The third party installer calls back with an installation day which is a few weeks after you sign off on the measurement and project. You confirm a date, and a window of time and they arrived on the dot. Really, you sit back, and come down for the reveal. It`s delightful.
No words the excitement when I came downstairsd and saw this. This is where I`m sitting now as I write this post. And, write other posts you read. I`ve been using my office since February like this, tweaking elements. It`s always a work in progress, but I wanted to finally show you the “AFTER`in all her glory.
You can see that the edge goes straight to the edge of the cabinetry.
I LOVE THE QUARTZ. It`s amazing. It`s solid, bright, relects light, and my coffee doesn`t leave any stains! WHEEEE!!!
Ps., Stay tuned for a full basement reveal. We have done a few changes!
My living room has been going through some changes since I last posted a tour of it here. I was never really totally happy with how the artwork looked on the wall, and it felt a bit too “adult” and, felt like there was too much space between frames so I decided to do some changes. I wanted it to feel a little more youthful, and have a better reflection of us as a family, so I’m happy right now with how it is. (Though it’s likely to change over the next few months)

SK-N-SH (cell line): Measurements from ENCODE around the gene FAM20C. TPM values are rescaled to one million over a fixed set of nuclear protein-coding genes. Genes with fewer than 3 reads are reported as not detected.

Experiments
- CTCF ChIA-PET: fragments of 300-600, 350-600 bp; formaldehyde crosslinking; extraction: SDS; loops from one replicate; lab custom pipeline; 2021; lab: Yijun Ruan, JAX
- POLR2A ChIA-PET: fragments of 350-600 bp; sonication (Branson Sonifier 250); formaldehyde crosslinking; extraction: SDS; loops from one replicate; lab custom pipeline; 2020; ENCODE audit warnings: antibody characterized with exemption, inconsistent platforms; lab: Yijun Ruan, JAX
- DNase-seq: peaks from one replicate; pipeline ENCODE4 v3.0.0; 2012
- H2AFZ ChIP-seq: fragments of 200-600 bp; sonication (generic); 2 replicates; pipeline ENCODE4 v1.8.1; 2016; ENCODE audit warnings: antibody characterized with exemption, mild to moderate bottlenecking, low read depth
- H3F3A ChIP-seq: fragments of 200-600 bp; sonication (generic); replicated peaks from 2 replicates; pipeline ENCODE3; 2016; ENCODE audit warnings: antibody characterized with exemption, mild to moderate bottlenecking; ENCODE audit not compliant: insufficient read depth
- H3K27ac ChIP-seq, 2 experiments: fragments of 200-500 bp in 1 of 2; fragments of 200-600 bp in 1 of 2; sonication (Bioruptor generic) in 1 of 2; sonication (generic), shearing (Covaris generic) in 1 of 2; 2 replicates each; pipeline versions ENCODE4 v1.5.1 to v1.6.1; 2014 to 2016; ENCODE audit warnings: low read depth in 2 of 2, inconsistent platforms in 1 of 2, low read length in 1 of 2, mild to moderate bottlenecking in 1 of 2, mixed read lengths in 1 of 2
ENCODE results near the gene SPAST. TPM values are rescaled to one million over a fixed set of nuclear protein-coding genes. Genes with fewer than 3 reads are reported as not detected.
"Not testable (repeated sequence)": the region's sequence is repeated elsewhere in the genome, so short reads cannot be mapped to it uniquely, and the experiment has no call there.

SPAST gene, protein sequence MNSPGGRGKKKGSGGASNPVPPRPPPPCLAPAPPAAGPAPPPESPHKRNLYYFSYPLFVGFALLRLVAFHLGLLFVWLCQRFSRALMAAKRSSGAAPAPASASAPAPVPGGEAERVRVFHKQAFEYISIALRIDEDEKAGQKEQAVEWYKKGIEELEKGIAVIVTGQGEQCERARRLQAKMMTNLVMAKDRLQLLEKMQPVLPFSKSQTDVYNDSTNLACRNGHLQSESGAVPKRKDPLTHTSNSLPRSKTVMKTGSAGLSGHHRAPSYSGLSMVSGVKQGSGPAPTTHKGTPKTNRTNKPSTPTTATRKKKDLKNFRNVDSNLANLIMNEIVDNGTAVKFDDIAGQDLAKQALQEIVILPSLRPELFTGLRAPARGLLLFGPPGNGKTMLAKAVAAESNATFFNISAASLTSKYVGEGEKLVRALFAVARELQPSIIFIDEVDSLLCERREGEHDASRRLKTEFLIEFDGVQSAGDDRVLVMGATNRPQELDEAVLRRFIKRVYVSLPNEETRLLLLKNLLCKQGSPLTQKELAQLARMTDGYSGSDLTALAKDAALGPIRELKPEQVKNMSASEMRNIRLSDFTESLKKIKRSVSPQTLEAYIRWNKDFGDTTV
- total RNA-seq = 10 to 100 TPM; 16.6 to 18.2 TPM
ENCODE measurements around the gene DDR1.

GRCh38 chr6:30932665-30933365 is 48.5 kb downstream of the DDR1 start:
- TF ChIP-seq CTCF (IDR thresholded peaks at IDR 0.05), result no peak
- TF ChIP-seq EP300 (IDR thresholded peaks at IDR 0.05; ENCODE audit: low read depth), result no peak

I added two Target stools in purple beneath my console – which act as a pop of colour but also, added seating for when we host parties. The console has a vintage box that I found at the cottage, and in it, there are coasters that I pull out when people have drinks. Beside it, some of the shells and coral Oscar and I collected in the Dominican this past winter. Two baskets on either side are useful – and pretty. One has Oscar’s wooden building blocks and the other, my home decor magazines.
The artwork on the walls are all framed (with the exception of two) in Ikea frames that I’ve switched matting out for – or, just framed a print without matting. It’s a mixture of my own artwork, Oscar’s and some purchased art. I love the gallery wall and what I chose to do was figure out the placement of the frames first, then, I filled them as I found artwork I liked. This method for me, worked the best as I didn’t really know what look I wanted. So it was a work in progress for quite some time.
My yellow-ish ottoman makes an appearance in the top photo but dissapears in some of the others, as it feels on occasion, too crowded. Plus, typically it stays to the side as Oscar plays with his toys in this room. It’s still in the original fabric I bought it in, which was a yellow hue to it, so it doesn’t really fit the whole room anymore, and is craving to be recovered in a different fabric. I have some quotes in on fixing that up but it’s hard to justify that expense just yet while we have so many other things that need doing. So I have a feeling it may be put off for a bit.
Anyhow, I’ve been meaning to show this for awhile! It’s a great example of how I switch things around a lot – and I can, because I’ve done major pieces of the room – couch, drapes, walls, and bookshelf, in really neutral tones – which allows me to switch things up as my tastes change.